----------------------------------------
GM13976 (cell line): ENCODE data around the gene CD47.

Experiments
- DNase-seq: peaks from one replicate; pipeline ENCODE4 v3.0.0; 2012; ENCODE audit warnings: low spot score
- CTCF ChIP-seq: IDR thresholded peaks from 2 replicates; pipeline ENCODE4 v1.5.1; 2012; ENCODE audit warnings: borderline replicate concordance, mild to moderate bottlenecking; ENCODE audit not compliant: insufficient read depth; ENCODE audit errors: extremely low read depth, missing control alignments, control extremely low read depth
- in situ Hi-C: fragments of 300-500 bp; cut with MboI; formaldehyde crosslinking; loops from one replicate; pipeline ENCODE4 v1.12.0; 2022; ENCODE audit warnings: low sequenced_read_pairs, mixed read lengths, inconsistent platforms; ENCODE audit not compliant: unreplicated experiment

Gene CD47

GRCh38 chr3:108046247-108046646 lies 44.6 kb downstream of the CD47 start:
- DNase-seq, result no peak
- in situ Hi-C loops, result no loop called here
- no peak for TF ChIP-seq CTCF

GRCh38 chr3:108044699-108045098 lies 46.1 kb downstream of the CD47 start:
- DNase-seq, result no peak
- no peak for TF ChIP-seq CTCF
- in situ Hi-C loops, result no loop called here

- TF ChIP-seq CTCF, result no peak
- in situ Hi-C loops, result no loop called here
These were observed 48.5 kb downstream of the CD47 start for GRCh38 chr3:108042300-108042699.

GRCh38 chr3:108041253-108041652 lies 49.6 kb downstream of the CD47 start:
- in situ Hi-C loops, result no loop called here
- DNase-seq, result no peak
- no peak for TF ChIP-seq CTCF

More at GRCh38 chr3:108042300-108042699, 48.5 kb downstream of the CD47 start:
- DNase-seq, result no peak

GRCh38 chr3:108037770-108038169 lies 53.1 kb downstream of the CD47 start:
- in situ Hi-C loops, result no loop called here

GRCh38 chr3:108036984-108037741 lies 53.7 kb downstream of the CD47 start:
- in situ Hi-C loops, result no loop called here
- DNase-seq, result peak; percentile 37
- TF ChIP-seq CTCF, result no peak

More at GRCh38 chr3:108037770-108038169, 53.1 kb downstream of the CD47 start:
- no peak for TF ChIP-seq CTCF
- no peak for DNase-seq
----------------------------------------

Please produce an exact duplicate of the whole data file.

GM13976 (cell line): ENCODE data around the gene CD47.

Experiments
- DNase-seq: peaks from one replicate; pipeline ENCODE4 v3.0.0; 2012; ENCODE audit warnings: low spot score
- CTCF ChIP-seq: IDR thresholded peaks from 2 replicates; pipeline ENCODE4 v1.5.1; 2012; ENCODE audit warnings: borderline replicate concordance, mild to moderate bottlenecking; ENCODE audit not compliant: insufficient read depth; ENCODE audit errors: extremely low read depth, missing control alignments, control extremely low read depth
- in situ Hi-C: fragments of 300-500 bp; cut with MboI; formaldehyde crosslinking; loops from one replicate; pipeline ENCODE4 v1.12.0; 2022; ENCODE audit warnings: low sequenced_read_pairs, mixed read lengths, inconsistent platforms; ENCODE audit not compliant: unreplicated experiment

Gene CD47

GRCh38 chr3:108046247-108046646 lies 44.6 kb downstream of the CD47 start:
- DNase-seq, result no peak
- in situ Hi-C loops, result no loop called here
- no peak for TF ChIP-seq CTCF

GRCh38 chr3:108044699-108045098 lies 46.1 kb downstream of the CD47 start:
- DNase-seq, result no peak
- no peak for TF ChIP-seq CTCF
- in situ Hi-C loops, result no loop called here

- TF ChIP-seq CTCF, result no peak
- in situ Hi-C loops, result no loop called here
These were observed 48.5 kb downstream of the CD47 start for GRCh38 chr3:108042300-108042699.

GRCh38 chr3:108041253-108041652 lies 49.6 kb downstream of the CD47 start:
- in situ Hi-C loops, result no loop called here
- DNase-seq, result no peak
- no peak for TF ChIP-seq CTCF

More at GRCh38 chr3:108042300-108042699, 48.5 kb downstream of the CD47 start:
- DNase-seq, result no peak

GRCh38 chr3:108037770-108038169 lies 53.1 kb downstream of the CD47 start:
- in situ Hi-C loops, result no loop called here

GRCh38 chr3:108036984-108037741 lies 53.7 kb downstream of the CD47 start:
- in situ Hi-C loops, result no loop called here
- DNase-seq, result peak; percentile 37
- TF ChIP-seq CTCF, result no peak

More at GRCh38 chr3:108037770-108038169, 53.1 kb downstream of the CD47 start:
- no peak for TF ChIP-seq CTCF
- no peak for DNase-seq